Commuters
Employees who received support from their companies had a 94% satisfaction rateReuters

UK's healthcare sector could soon see a shortage of skilled workers as Brexit negotiations are yet to coalesce, a survey by Baker McKenzie has revealed.

According to the report, about 86% of EU workers employed in the healthcare sector indicated their preference to leave the UK before the nation formally withdraws from the union.

The technology, media, and telecoms industry and the financial services sector could be adversely affected as well, with 64% and 43% of the respective EU respondents expressing a possibility of leaving the UK.

Of the 250 respondents surveyed across all sectors, about 56% of skilled workers hailing from the EU are "highly likely" or "quite likely" to leave the UK before Brexit negotiations have concluded.

The survey further revealed that 55% of the surveyed employees did not receive any Brexit-related support from their employers. The remainder 45% of respondents who did receive support had a satisfaction rate of 94%, mentioning that "information" and "job security" were crucial supportive tools offered by their employees.

Baker McKenzie Employment Partner Stephen Ratcliffe said: "Last week's election result and the current uncertainty around the immigration status of EU nationals, underlines the need for all employers - especially those reliant on EU workers - to address their employees' concerns around Brexit as a priority.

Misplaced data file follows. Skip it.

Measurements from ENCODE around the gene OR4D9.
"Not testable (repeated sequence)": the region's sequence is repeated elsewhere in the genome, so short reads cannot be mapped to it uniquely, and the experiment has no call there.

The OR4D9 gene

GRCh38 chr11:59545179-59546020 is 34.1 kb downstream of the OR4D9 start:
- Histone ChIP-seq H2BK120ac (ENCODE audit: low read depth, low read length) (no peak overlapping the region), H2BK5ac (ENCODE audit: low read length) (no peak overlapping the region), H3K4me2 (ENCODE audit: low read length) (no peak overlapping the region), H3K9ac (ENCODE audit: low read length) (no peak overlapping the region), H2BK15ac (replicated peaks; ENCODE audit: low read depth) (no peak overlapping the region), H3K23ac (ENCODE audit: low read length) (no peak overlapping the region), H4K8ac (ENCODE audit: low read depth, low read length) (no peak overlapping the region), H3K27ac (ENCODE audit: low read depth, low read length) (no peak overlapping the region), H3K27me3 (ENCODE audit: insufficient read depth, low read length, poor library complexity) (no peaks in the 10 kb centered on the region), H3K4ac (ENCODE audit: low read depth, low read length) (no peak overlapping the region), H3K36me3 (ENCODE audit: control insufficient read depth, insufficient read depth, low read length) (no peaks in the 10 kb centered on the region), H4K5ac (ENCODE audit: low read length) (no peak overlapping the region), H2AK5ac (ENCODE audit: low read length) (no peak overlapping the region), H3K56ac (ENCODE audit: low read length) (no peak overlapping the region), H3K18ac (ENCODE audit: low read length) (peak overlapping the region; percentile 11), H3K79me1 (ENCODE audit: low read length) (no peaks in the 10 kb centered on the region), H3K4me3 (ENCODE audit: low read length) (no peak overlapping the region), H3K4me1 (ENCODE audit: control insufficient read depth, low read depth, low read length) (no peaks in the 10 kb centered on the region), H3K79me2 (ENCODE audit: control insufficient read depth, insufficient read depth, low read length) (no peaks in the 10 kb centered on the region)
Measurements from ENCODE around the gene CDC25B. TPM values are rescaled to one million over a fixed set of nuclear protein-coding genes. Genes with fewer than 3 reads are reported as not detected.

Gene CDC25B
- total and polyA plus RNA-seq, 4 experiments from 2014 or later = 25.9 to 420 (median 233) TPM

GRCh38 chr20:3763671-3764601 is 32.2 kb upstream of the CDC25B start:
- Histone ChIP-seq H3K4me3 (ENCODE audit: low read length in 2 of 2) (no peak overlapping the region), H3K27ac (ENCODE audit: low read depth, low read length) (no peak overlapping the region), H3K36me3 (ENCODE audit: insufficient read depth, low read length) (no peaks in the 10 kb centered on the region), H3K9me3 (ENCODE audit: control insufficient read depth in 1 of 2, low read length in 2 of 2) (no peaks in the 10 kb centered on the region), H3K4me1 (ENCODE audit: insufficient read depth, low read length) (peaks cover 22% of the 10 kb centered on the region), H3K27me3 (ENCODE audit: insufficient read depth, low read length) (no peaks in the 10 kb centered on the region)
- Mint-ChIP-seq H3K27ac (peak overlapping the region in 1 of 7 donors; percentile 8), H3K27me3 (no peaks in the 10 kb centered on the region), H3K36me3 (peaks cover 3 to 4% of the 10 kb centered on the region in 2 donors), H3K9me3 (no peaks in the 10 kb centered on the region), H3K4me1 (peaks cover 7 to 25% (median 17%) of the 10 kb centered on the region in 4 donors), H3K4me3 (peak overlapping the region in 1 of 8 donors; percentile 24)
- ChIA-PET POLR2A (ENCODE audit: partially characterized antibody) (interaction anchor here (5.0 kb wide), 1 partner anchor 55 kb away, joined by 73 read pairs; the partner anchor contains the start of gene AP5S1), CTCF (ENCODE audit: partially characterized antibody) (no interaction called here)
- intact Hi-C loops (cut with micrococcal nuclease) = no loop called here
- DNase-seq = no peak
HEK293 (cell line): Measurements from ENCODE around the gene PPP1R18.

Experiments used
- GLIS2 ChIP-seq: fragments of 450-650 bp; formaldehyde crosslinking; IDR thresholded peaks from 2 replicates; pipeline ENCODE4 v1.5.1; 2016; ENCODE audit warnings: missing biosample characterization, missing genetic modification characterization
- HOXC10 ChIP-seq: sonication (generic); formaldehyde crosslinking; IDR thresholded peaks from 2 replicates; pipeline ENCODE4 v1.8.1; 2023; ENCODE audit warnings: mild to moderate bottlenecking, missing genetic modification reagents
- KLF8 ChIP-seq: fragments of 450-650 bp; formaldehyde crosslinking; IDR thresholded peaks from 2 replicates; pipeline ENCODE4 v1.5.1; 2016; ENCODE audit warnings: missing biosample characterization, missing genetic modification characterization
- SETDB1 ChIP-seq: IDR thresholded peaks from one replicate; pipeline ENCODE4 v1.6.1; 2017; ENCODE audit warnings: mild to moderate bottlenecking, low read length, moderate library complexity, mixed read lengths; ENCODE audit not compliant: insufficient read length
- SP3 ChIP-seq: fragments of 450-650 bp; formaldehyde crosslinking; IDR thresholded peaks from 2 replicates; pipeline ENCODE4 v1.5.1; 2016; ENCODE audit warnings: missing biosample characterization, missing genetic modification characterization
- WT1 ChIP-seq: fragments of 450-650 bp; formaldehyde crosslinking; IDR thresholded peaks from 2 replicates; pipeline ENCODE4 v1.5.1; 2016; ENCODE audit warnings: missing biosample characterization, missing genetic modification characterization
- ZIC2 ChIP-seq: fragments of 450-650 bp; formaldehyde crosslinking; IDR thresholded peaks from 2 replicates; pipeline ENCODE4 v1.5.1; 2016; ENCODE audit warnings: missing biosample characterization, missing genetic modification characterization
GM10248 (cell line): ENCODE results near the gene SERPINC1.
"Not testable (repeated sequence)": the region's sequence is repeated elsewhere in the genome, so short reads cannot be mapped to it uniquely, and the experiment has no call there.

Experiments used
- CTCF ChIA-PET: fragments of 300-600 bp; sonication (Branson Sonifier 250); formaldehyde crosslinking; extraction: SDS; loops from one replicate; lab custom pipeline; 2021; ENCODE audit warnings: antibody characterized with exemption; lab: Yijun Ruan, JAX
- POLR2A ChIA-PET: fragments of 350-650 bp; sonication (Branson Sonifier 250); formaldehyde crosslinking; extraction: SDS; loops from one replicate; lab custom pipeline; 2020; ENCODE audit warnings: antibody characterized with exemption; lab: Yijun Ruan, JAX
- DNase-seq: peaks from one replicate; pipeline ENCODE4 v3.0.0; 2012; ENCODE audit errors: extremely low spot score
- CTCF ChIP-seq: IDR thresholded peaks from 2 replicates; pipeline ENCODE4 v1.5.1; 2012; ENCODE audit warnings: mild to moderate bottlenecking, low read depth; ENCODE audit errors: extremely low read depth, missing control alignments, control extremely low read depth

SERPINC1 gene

"Companies should also be taking steps now to develop talent and support and incentivise talented employees to stay within the business or they could face a significant skills shortage in the near future. This could be further compounded should there be delays to negotiations with the EU."

Ratcliffe also stressed on the need for employers reliant on EU workers to actively support and assist them in order to assuage any anxieties related to the uncertainty surrounding themselves and their families.

Baker McKenzie commissioned Opinion Matters to conduct the survey. The sample comprised of 250 EU origin respondents educated at degree level or higher, who are working in the UK for FTSE 250 constituent firms or companies with revenue over £50m ($63.73m).